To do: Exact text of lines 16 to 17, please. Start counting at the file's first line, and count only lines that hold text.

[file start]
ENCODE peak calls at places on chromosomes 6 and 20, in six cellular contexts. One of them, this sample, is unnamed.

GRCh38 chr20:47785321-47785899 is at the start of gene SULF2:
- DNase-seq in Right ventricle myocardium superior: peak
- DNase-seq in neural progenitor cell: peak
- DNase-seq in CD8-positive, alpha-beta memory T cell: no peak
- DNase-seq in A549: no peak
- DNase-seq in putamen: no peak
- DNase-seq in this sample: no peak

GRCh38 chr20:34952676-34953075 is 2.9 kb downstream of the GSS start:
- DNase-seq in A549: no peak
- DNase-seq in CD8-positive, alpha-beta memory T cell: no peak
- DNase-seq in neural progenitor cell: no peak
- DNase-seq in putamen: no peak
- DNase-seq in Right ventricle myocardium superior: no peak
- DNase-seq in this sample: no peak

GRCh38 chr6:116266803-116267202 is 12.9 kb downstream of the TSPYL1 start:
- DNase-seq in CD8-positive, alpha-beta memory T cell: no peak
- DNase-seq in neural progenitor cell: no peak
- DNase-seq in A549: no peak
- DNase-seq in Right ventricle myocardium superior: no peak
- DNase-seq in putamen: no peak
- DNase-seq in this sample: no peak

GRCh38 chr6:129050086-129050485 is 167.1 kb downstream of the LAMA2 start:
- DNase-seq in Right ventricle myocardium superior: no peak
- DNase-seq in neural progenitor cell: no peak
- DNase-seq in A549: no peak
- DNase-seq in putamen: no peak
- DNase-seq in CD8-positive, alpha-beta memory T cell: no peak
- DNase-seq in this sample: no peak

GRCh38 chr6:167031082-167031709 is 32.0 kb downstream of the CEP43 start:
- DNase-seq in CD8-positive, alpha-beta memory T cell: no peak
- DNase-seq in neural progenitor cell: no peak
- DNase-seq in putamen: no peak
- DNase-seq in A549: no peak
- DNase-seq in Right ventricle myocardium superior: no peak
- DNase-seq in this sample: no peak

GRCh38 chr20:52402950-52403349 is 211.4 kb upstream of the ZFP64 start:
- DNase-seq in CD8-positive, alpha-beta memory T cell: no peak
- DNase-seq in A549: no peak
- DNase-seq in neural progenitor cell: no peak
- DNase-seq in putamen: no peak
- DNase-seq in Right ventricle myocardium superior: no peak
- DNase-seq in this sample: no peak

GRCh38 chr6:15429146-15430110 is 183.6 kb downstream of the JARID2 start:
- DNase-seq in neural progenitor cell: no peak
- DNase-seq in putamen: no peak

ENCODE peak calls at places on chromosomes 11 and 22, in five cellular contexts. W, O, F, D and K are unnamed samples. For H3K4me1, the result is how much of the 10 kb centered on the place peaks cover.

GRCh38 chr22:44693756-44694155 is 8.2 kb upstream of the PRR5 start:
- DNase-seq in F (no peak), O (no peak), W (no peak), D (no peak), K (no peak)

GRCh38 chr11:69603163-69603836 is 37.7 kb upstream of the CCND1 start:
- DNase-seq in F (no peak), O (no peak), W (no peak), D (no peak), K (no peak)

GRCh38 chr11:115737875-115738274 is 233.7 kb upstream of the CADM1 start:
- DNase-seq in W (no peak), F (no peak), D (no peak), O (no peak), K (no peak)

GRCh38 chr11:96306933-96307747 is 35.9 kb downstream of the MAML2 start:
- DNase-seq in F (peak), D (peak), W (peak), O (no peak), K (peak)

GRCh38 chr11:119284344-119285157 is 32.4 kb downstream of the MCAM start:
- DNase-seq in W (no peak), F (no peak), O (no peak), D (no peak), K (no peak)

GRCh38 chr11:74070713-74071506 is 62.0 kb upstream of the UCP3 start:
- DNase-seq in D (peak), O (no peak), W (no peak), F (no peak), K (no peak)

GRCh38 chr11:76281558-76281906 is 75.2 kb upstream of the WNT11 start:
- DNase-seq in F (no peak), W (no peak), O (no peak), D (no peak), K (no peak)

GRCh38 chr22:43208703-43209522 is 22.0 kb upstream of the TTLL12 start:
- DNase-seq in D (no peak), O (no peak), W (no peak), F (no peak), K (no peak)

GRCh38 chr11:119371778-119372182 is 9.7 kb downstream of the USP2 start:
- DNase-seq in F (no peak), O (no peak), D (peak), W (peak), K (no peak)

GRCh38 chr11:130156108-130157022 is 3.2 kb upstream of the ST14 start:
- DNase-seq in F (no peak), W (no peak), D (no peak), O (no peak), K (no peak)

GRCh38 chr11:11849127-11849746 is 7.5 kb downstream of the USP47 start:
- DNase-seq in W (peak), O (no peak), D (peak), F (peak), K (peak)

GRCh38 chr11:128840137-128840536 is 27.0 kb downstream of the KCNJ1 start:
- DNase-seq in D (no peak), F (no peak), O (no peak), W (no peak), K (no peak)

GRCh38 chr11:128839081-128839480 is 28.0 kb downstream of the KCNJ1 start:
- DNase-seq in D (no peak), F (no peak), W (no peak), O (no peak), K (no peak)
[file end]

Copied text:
GRCh38 chr6:116266803-116267202 is 12.9 kb downstream of the TSPYL1 start:
- DNase-seq in CD8-positive, alpha-beta memory T cell: no peak